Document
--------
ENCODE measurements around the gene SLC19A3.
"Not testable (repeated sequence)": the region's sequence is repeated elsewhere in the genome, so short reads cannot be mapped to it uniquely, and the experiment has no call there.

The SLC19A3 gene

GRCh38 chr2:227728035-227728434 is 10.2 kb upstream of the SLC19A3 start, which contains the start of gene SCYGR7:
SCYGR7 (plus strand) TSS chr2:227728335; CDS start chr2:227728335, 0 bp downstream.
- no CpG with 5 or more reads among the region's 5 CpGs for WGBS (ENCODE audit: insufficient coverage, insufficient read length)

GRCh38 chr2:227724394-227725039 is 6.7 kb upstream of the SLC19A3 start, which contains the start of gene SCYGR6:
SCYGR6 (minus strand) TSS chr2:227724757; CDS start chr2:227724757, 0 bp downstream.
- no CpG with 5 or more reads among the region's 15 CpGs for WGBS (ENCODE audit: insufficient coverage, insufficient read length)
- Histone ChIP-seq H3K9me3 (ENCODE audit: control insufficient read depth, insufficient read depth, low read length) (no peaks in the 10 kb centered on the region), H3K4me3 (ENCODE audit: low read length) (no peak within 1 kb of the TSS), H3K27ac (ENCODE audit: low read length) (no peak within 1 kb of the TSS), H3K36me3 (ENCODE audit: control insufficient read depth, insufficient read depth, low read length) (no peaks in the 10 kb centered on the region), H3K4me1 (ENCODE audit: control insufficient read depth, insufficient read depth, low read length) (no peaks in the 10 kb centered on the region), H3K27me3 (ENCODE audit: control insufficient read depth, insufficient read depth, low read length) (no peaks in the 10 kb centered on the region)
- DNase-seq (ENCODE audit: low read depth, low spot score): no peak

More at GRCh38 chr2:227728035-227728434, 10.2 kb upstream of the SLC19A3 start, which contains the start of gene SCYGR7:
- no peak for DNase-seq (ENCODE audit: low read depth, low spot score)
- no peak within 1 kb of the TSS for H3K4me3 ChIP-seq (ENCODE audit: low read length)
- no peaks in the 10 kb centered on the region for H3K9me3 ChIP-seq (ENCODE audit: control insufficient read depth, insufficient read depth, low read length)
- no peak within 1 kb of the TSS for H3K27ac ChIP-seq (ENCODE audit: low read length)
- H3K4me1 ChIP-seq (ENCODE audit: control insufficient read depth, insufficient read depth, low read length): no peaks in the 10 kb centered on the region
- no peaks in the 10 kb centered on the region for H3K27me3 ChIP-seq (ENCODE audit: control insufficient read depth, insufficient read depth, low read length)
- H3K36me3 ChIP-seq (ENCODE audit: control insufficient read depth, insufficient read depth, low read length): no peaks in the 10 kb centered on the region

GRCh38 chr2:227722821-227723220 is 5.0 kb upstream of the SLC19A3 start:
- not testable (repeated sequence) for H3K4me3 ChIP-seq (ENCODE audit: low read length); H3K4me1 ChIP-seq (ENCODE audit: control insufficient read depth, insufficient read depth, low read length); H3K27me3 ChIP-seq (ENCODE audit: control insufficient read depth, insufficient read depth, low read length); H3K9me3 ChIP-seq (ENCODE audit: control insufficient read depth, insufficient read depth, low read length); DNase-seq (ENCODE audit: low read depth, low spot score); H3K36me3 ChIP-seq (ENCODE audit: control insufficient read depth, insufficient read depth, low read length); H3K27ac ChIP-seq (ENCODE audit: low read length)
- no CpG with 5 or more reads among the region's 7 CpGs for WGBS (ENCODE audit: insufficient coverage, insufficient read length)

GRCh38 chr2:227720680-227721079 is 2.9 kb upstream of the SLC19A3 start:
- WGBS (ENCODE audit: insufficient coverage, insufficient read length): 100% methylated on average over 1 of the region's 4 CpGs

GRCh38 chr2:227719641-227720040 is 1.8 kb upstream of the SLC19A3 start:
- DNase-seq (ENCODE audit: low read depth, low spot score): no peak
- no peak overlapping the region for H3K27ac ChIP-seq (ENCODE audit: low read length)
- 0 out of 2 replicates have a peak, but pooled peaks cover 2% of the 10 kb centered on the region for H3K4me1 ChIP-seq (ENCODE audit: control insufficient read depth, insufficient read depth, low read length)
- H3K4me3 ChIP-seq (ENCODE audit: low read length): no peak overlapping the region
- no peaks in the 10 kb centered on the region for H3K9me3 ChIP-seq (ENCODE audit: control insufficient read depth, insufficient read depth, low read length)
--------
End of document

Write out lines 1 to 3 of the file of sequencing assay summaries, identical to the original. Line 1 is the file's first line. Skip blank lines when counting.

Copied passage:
ENCODE measurements around the gene SLC19A3.
"Not testable (repeated sequence)": the region's sequence is repeated elsewhere in the genome, so short reads cannot be mapped to it uniquely, and the experiment has no call there.

The SLC19A3 gene